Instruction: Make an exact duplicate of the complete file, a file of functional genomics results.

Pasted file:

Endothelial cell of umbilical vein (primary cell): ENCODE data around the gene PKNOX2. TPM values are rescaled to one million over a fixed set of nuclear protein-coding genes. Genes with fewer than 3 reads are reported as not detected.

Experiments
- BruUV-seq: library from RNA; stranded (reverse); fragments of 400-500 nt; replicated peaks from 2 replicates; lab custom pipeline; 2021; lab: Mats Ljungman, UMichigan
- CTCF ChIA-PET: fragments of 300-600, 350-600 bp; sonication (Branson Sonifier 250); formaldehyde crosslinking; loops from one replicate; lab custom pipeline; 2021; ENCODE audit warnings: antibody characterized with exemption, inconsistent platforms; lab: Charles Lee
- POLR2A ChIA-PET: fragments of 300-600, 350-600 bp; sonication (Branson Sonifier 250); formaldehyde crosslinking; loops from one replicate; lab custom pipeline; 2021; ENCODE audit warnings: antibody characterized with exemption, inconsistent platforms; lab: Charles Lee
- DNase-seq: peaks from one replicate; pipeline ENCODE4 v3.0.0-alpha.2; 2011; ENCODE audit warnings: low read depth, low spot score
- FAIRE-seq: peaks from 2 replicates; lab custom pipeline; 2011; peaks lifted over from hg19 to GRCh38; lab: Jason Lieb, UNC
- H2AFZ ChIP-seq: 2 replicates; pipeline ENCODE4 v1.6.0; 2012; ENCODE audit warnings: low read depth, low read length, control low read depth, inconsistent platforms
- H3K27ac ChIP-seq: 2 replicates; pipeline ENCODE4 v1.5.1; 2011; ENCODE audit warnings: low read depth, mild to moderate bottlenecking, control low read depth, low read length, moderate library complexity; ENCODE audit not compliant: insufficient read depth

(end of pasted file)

Endothelial cell of umbilical vein (primary cell): ENCODE data around the gene PKNOX2. TPM values are rescaled to one million over a fixed set of nuclear protein-coding genes. Genes with fewer than 3 reads are reported as not detected.

Experiments
- BruUV-seq: library from RNA; stranded (reverse); fragments of 400-500 nt; replicated peaks from 2 replicates; lab custom pipeline; 2021; lab: Mats Ljungman, UMichigan
- CTCF ChIA-PET: fragments of 300-600, 350-600 bp; sonication (Branson Sonifier 250); formaldehyde crosslinking; loops from one replicate; lab custom pipeline; 2021; ENCODE audit warnings: antibody characterized with exemption, inconsistent platforms; lab: Charles Lee
- POLR2A ChIA-PET: fragments of 300-600, 350-600 bp; sonication (Branson Sonifier 250); formaldehyde crosslinking; loops from one replicate; lab custom pipeline; 2021; ENCODE audit warnings: antibody characterized with exemption, inconsistent platforms; lab: Charles Lee
- DNase-seq: peaks from one replicate; pipeline ENCODE4 v3.0.0-alpha.2; 2011; ENCODE audit warnings: low read depth, low spot score
- FAIRE-seq: peaks from 2 replicates; lab custom pipeline; 2011; peaks lifted over from hg19 to GRCh38; lab: Jason Lieb, UNC
- H2AFZ ChIP-seq: 2 replicates; pipeline ENCODE4 v1.6.0; 2012; ENCODE audit warnings: low read depth, low read length, control low read depth, inconsistent platforms
- H3K27ac ChIP-seq: 2 replicates; pipeline ENCODE4 v1.5.1; 2011; ENCODE audit warnings: low read depth, mild to moderate bottlenecking, control low read depth, low read length, moderate library complexity; ENCODE audit not compliant: insufficient read depth